While their official nickname is Golden Warriors, the Sterling football team should maybe change it to Road Warriors.
For the fourth time in five weeks, Sterling (4-1, 3-0) will get on the bus to take a trip to play – and it’s another lengthy one this week, as the Warriors head to Quincy for their fourth Western Big 6 game.
The Blue Devils are also 4-1, with their lone loss coming to Moline in Week 3. Aside from that, they’ve dominated in their last three wins, outscoring Alton 48-19, United Township 49-14, and Galesburg 42-14.
“They’re off to a really good start, 4-1 just like we are. I think that they’ve got a couple of nice wins on their résumé already, conference wins, and their only loss is to Moline, which they played pretty well,” Sterling coach Jon Schlemmer said.
Quincy relies on its aerial attack, led by quarterback Bradyn Little. He’s 72-for-111 passing for 1,140 yards, 11 touchdowns and six interceptions, and has connected with seven different receivers for at least five receptions each.
Gregory Quince leads the way with 21 catches for 307 yards and 4 TDs, and Tykell Hammers has 20 catches for 259 yards and a TD. Jack Mettemeyer has 10 receptions for 278 yards and four scores.
“They can really sling it around offensively; their quarterback is a sophomore, young kid, but he kind of makes things tick for them,” Schlemmer said. “He gets the ball out on time, throws the deep ball really well, and then he’s got a lot of toys on the outside that he can play with. Up front they do a really good job too, they give him time to throw, and in the run game, at times I think their run game is pretty darn good. It’s an impressive team that pops to you on film, just because of all the athletes that they have and the way that they’re able to run.”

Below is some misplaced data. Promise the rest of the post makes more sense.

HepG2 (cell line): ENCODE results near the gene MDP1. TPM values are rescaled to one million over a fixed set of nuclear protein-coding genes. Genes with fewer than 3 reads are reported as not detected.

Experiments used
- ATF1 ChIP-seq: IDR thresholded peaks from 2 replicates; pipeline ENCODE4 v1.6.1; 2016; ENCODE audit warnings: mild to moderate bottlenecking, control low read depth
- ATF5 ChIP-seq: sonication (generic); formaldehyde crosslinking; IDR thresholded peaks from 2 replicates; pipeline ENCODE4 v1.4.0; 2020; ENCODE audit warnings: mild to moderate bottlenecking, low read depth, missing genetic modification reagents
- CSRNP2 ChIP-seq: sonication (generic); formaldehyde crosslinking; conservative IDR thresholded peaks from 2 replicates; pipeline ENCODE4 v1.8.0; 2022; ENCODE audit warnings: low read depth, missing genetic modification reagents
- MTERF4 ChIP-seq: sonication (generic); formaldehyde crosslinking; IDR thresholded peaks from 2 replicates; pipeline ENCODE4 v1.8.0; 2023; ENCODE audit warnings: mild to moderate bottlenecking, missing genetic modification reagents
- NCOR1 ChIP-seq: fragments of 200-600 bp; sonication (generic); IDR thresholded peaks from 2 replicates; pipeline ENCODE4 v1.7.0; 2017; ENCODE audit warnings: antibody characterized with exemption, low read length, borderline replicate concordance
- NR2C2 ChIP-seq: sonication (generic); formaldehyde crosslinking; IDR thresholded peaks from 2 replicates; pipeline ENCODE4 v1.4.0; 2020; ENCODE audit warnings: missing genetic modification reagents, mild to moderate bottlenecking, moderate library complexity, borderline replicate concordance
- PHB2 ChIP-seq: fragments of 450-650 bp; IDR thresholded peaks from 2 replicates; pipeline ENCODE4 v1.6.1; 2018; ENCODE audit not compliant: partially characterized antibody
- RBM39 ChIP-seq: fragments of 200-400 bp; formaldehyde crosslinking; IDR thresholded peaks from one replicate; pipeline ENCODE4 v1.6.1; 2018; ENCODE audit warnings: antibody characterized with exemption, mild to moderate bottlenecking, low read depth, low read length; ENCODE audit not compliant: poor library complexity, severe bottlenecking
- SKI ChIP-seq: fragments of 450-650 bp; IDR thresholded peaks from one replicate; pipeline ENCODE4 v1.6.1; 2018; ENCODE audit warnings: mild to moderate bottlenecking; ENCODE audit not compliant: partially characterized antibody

Brian Douglas leads the rushing attack with 69 carries for 466 yards and seven touchdowns. Jeraius Rice has 42 rushes for 279 yards and five TDs.
The key to trying to contain such a potent offense comes down to discipline and instinct, and trust in the scheme and teammates.
“I think being more aggressive is key,” junior lineman Kendric Muhammad said. “We also have to focus on fundamentals. We have to be fast to our spots, fast to the ball, and just go out and play our game.”
“We’ve just got to know our jobs, play our gaps well, and just play ball,” senior lineman Christian Beasley added.
When the Golden Warriors have the ball, patience and execution are key. Sterling has had success on the ground and through the air, and the senior quarterback platoon of Kael Ryan and JP Schilling has been effective.
Ryan leads the team with 419 rushing yards and eight touchdowns on 45 carries, and he’s 9 for 19 through the air for 116 yards. Schilling is 24 for 37 for 359 yards, three TDs and an interception, and has also run 44 times for 205 yards and eight scores.
Running backs Antonio Tablante (33 rushes, 188 yards, 4 TDs), AJ Kested (20-177, 4 TDs) and Cale Ledergerber (20-109, 2 TDs) have formed a solid three-headed monster behind the QBs, and Isaiah Mendoza (6 catches, 130 yards), Justin Null (6-99, 2 TDs), Mason Emin (4-71, TD), Dylan Ottens (4-67) and Ledergerber (5-33, TD) lead a deep receiving corps.
But the big guys in the trenches are the main reason for Sterling’s success, and they just have to keep doing their jobs and getting better.
“Our O-line has to be more physical, and we’ve just got to get good movement, pass protect really well, and just do all the little things that we’ve been doing,” Beasley said.
Schlemmer notes Quincy’s speed and athleticism on offense is matched by its defense, and says the best way to find success Friday night is to sustain drives on offense and make sure the Warriors’ defense is fresh every time the Blue Devils take possession.
“They can run. They’ve got a few interior defensive line kids that are really athletic as well, so they can cause you problems getting upfield,” Schlemmer said. “We’re going to have to throw the ball early, we’re going to have to be able to convert first downs, we’re going to have to move the chains and all of those things. You don’t want to necessarily have to play keep-away from their offense, but if they’re out there a lot, it just gives their QB more opportunities to get the ball to his guys.
“So we’re going to have to control the ball – it’s not necessarily control the clock every time, it’s not like we have to slow things down – but we’ve just got to make sure when the ball’s in our hands that we’re taking care of it and moving it. We can’t have negative plays and things like that.”